When futurist author Alvin Toffler wrote a book in 1970 called Future Shock, the title worked its way into the national lexicon as a way to describe how society was reacting to overwhelming technological change. He described it as a personal perception of “too much change in too short a period of time” or simply, information overload where we are struggling, perhaps even stressed, to keep up with the accelerated pace of new information.
Is it a bridge too far to suggest that in some respects our knowledge base in renal cell carcinoma (RCC) has left more than a few observers in “future shock,” trying to keep up with the velocity of changes that in 2018 could usher in significant changes in the strategies for frontline therapy in RCC? Perhaps “future shock” is an exaggeration, but it is certainly accurate to envision a time a few months from now, perhaps when we are all preparing for the next ASCO meeting in June, when we look forward to a calculus to help us clarify the multitude of changes proposed for frontline and second line therapy for RCC.
Recent meetings of the European Society of Medical Oncology (ESMO) and other scientific sessions such as the Society for Immunotherapy of Cancer (SITC) suggest a key turning point in frontline strategies for renal cell carcinoma (RCC). We are on the cusp of a shift in the paradigm for frontline choices. Now that cabozantinib has been approved (see page 103), and assuming that the ipilimumab-nivolumab combination will be approved in the foreseeable future, there are a wide range of questions that need to be addressed as we grapple with choices in an attempt to apply evidence-based approaches to a shifting paradigm of treatment.
The ESMO meeting of 2017 helped to move the needle on several fronts, notably with regard to data on cabozantinib. With previous data compiled by an open-label design, we needed additional evidence to support the findings from the CABOSUN trial. ESMO delivered what was expected in the form of results from an independent review board. Results from the IRC indicated that the response rate for frontline cabozantinib in intermediate- and poor-risk patients declined, but that is fairly typical of what might be expected.
We know from experience in other trials that when investigators proceed to an IRC analysis, this phase is likely to reveal a tendency in the earlier stages of the trial to be somewhat sanguine about outcomes. For example, among RCC patients who have shown, let’s say, a 25% reduction in tumor size, investigators may characterize this finding as a “partial response.” However, such responses scrutinized in the IRC analysis may be recategorized because the review suggests otherwise. This is particularly true when evaluations of whether end points have been reached are considered in a relatively subjective context.
The advantage of having an independent review board review all the radiological data was important. With regard to this IRC data, the reviewers are not aware of which patients are assigned to a drug. And they are not aware of what the investigators had said about these patients. The board simply measures the tumors and whether there was progression or reduction. The bottom line is that a major question mark regarding the validity of results previously presented through the CABOSUN trial has essentially been lifted. The robust data translate to an improvement in outcomes for patients in first line therapy who are intermediate to poor risk compared to treatment with sunitinib.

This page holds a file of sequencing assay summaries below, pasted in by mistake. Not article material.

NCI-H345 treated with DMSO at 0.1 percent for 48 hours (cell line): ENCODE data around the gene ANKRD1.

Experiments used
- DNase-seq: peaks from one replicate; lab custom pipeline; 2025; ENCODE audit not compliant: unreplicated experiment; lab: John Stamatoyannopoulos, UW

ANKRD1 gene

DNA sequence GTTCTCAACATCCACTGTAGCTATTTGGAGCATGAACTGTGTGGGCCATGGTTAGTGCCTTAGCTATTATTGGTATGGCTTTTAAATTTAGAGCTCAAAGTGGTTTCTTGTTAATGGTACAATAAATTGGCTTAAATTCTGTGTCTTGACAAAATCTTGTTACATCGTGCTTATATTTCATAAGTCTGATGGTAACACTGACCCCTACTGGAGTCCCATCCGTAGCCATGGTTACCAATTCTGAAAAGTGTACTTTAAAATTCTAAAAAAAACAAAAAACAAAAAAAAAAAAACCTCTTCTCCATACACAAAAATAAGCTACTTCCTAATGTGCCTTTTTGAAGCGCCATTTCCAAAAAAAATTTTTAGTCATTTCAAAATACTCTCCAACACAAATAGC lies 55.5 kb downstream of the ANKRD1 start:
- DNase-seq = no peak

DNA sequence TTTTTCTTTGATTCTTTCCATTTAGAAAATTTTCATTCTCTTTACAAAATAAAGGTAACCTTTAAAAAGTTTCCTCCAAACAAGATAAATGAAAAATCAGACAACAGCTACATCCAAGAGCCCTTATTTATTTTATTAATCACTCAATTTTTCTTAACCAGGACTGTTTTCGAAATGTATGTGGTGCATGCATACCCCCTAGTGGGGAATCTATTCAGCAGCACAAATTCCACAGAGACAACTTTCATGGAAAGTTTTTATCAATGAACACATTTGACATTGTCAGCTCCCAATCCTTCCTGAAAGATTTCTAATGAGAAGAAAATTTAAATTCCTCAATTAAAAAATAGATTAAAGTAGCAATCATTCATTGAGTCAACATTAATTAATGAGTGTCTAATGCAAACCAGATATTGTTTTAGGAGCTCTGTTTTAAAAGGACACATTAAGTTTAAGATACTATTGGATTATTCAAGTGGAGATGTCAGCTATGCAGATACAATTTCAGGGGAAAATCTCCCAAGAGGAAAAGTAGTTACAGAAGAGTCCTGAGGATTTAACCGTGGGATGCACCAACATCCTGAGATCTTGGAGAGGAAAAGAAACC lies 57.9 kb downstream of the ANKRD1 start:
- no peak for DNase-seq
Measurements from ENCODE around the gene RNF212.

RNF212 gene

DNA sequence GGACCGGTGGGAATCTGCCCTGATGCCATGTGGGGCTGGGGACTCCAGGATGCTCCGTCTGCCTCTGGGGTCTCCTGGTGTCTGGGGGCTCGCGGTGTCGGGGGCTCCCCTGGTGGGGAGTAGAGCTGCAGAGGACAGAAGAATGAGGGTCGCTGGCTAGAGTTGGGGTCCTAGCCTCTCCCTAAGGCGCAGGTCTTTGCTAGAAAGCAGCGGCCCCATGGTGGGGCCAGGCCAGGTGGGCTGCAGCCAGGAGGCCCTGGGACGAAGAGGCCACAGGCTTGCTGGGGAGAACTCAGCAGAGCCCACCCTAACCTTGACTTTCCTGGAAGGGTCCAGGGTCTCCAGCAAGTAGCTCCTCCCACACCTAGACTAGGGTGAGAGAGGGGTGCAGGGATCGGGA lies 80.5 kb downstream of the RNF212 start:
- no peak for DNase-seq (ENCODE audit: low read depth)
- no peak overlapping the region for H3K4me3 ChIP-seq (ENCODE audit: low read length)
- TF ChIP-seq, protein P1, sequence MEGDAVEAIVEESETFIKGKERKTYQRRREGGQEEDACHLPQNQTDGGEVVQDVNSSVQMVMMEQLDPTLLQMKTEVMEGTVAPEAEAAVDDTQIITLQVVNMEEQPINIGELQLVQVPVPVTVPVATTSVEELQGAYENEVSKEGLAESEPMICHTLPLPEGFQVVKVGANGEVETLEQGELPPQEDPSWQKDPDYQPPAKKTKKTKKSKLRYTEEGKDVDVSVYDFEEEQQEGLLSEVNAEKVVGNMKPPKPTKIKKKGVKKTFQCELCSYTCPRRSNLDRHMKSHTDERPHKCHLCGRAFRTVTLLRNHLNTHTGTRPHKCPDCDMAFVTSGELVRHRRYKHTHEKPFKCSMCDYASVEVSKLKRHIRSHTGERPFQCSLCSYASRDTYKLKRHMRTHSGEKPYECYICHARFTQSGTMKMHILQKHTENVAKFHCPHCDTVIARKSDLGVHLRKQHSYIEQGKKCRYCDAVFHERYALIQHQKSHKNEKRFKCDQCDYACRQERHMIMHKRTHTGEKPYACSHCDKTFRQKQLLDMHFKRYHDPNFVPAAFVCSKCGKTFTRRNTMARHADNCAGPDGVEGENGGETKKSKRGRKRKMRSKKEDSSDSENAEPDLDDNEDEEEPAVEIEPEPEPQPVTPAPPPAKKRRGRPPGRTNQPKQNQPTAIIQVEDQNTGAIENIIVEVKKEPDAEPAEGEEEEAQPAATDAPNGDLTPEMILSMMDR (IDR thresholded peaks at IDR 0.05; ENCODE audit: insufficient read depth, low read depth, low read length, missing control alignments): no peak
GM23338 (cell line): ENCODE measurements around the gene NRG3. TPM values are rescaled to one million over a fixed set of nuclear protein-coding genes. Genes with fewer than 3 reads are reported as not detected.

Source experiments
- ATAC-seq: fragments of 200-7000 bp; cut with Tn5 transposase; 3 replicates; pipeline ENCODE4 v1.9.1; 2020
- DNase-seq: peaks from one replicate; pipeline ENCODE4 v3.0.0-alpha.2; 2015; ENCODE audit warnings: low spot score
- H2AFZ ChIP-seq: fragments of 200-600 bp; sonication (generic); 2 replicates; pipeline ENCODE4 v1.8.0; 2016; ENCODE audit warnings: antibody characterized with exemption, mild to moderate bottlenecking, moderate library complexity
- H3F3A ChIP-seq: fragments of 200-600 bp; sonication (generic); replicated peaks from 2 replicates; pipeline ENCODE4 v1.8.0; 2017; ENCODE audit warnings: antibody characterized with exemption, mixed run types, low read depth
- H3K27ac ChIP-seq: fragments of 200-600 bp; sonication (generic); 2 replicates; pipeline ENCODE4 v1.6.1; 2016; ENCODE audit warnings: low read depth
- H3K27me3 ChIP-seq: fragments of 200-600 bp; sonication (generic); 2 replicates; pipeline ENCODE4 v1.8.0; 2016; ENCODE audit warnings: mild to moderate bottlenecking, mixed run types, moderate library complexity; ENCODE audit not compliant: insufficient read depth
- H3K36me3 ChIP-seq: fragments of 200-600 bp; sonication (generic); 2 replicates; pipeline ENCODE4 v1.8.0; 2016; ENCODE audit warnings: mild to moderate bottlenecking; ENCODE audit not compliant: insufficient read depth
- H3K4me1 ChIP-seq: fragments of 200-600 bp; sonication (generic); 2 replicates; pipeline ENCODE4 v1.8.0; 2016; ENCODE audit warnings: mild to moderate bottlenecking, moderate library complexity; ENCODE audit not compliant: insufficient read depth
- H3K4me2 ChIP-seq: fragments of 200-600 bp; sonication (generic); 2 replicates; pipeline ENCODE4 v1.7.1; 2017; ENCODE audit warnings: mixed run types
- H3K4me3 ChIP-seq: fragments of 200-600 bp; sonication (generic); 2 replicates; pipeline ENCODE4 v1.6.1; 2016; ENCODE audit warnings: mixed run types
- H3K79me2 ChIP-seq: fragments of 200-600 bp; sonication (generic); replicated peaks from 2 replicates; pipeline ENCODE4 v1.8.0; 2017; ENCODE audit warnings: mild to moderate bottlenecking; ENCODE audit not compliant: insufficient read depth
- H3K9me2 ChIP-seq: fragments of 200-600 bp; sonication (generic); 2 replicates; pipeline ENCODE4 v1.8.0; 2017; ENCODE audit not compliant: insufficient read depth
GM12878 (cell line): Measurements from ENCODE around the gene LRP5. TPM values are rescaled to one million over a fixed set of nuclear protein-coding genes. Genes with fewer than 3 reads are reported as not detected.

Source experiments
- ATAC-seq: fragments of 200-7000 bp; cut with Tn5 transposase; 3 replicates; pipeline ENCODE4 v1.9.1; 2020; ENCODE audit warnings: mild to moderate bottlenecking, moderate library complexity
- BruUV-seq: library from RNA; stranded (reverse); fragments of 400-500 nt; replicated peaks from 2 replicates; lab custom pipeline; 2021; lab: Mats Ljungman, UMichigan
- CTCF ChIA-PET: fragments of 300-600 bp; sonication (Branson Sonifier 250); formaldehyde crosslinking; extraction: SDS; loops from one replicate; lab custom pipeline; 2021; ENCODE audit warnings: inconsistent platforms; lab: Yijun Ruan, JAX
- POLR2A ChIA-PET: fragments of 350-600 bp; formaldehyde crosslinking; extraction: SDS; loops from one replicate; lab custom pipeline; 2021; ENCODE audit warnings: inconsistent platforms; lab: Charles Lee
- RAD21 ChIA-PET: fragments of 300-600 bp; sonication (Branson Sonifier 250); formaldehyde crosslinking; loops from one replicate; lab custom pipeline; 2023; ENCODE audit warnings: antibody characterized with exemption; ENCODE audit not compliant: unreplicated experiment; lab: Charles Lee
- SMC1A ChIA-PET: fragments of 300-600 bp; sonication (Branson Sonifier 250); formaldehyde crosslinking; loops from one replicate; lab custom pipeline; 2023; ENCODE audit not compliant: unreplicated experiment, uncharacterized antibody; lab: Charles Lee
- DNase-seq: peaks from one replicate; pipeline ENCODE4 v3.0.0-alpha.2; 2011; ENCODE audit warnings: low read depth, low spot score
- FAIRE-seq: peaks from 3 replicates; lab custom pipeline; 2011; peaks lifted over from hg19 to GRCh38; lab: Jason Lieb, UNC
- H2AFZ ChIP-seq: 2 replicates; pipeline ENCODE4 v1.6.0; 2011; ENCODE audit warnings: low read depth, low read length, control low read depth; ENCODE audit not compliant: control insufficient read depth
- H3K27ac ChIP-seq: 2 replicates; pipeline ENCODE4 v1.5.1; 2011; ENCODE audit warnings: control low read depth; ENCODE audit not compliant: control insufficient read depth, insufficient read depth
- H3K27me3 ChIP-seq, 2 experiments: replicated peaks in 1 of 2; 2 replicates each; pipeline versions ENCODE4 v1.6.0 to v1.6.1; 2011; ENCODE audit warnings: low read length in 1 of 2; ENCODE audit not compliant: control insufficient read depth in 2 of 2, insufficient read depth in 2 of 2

Results presented at ESMO with respect to CABOSUN were important for other reasons as well, particularly as we look for evidence on progression-free survival (PFS) and overall survival OS) to guide clinical decision making. CABOSUN did not produce definitive data on OS because the trial was not large enough for that measure. Nevertheless, CABOSUN did show an overall survival benefit trend. But with all the combi-nations emerging and undergoing study (such as a new trial investigating ipi-nivo combined with cabozantinib) we need to question the wisdom of spending years on assessing this end point with monotherapy, whether it achieves improved OS. Practically speaking, it may be superfluous and not a good investment for a pharmaceutical company’s research program to undertake this study. Why? Because it is likely that a combination of agents, including the drug for which OS has not been unequivocally determined, will produce data showing superior OS.
As we evaluate the expanded spectrum of therapy and the overarching excitement for immune-oncologic approaches, the subtext of the debate is also a cautionary tale. As impressive as the OS findings are with IO therapy, not all patients are candidates for IO. The cautionary tale reflects the fact that in many patients IO therapy may not be the appropriate first choice—particularly in those with bone metastases, autoimmune disease and the elderly whose ability to undergo infusions may be limited.
With this issue, we conclude our 15th year of publishing the Kidney Cancer Journal. Who would have known that when this publication was launched in 2003 that we would be talking about “future shock” and an overwhelming volume of information in frontline therapy? At that time there was only one drug approved for RCC Perhaps the new year will bring much in the way of a new paradigm, as much perhaps as what the situation was more than 10 years ago when the current standard of anti-VEGF therapy was about to be approved. On behalf of the journal, its Medical Advisory Board and Editorial Advisory Board, we wish you the best for the new year.
Robert A. Figlin, MD